Mel:                 Versus positioning them in a way that puts them on the same side of the table. He was ready to go in, and ask the questions, the context, of why. Why can’t we do this? Why can’t we do that? The only answer to that is the resistance of why they can’t. I said, let’s change it. One of the Rules of Resolution in the book, that I talk about, is let’s change it to questions that presuppose the solution. We switched his questions from why questions to how questions.

Josh:                Oh, wow. Okay. Sure.

Mel:                 What we did is we went from force to blending. We then turned around, and that negotiation, he walked out of there, he said, that was the easiest negotiation I’ve ever been through. I said, when we sit on the same side of the table, by using the right language, by understanding them through empathy, we can negotiate a different way. We ended up with an outcome that he could have never imagined in that process.

Josh:                That’s some great wisdom, Mel. Being able to blend together like that, like you talked about, definitely helps you move forward, and be able to achieve the things that you want to achieve for both parties, as well. I know you have a new book that’s getting released. The Entrepreneur’s Solution. Why don’t you give us a quick one minute overview of what that book’s about, and how all of us as entrepreneurs, how it can help us move forward, by engaging and reading your book?

Mel:                 Awesome. Josh, thank you. It’s The Entrepreneur’s Solution: The Modern Millionaires Path to Profit. [inaudible 00:20:55]. This is a book that came out of basically a shoelace, a bike accident. I was riding my bike down a hill, and my shoelace got caught and pulled me out, completely cold. I couldn’t speak. I had no feeling on the right side.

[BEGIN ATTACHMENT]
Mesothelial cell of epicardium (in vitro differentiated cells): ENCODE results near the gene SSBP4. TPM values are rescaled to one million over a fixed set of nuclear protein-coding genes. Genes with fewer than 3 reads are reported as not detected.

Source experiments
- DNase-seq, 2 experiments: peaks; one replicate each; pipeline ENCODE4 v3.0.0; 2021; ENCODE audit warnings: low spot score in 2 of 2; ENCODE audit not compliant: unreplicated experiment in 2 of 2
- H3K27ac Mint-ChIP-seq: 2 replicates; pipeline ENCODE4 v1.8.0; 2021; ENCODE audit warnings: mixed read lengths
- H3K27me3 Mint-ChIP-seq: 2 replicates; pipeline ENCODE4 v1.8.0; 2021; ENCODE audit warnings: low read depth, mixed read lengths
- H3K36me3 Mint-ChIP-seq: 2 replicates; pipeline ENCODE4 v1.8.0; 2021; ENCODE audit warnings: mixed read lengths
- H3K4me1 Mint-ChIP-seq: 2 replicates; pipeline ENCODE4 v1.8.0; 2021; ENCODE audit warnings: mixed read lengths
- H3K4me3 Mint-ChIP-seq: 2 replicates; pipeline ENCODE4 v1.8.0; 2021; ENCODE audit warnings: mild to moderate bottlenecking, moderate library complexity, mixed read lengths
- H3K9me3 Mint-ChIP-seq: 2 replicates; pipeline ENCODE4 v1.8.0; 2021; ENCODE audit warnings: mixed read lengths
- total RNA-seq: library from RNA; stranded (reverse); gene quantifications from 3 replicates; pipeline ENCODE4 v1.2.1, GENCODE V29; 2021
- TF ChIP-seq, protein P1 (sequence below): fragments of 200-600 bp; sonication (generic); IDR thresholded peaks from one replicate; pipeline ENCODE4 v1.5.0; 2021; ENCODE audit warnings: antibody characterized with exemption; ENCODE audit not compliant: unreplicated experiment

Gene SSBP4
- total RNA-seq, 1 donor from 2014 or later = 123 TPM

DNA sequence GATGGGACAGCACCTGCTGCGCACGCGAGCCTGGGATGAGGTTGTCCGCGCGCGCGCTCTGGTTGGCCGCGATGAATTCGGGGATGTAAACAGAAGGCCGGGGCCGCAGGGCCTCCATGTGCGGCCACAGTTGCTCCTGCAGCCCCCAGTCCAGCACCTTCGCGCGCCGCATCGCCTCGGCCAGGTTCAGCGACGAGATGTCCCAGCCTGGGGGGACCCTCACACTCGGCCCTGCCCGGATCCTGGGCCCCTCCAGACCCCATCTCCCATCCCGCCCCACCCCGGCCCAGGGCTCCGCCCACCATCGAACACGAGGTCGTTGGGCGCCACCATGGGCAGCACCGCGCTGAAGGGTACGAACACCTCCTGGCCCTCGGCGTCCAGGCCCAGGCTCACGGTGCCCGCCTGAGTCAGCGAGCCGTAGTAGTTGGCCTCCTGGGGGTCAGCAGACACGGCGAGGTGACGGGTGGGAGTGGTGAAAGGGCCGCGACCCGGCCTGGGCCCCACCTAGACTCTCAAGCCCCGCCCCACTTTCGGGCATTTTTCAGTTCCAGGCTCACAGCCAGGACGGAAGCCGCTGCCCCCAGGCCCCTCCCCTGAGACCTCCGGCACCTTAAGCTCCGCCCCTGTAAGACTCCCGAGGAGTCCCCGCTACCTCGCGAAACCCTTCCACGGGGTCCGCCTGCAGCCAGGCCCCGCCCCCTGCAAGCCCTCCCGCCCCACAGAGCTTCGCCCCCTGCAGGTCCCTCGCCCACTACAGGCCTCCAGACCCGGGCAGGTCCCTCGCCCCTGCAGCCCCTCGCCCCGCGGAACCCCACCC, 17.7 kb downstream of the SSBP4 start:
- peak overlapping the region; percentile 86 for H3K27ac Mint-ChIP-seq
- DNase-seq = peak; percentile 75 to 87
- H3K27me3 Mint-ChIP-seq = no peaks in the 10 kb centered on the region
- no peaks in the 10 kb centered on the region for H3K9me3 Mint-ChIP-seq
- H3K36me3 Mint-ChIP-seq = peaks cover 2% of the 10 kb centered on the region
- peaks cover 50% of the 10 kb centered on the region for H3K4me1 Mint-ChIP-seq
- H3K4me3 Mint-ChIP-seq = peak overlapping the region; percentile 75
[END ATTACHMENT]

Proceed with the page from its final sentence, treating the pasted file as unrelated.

Josh:                Oh, wow.

Mel:                 I started to struggle, to think about, I was a single, full time dad. Did I give my son what he needed in life? I knew he was taken care of financially, because I took care of that.

Josh:                Sure.

Mel:                 Did I give him the tools? Did I give him the philosophy? Did I give him this? This book started out as a manual to him. Now my son is 25. He started his business at 16. It’s thriving. He’s basically lived the book [crosstalk 00:21:42].

Josh:                That’s awesome.

Mel:                 Yeah. The book is meant to give you a guide on how to do business. It’s not necessarily going to say, here’s the accounting system you want, but it’s going to talk about the why. It’s going to get clarity on vision, purpose, passion, moving you forward. How do you use these things to create a loyal following? Now we’ve got the mindset right of business, and the action mechanics will flow from that.

Josh:                Awesome. Mel, I really appreciate you being on today. I was excited to have you on the show. I’m Josh Felber, host of the Making Bank TV show, on the Whatever It Takes Network.

Free 60min Coaching strategy session ==> /joshfelberchpc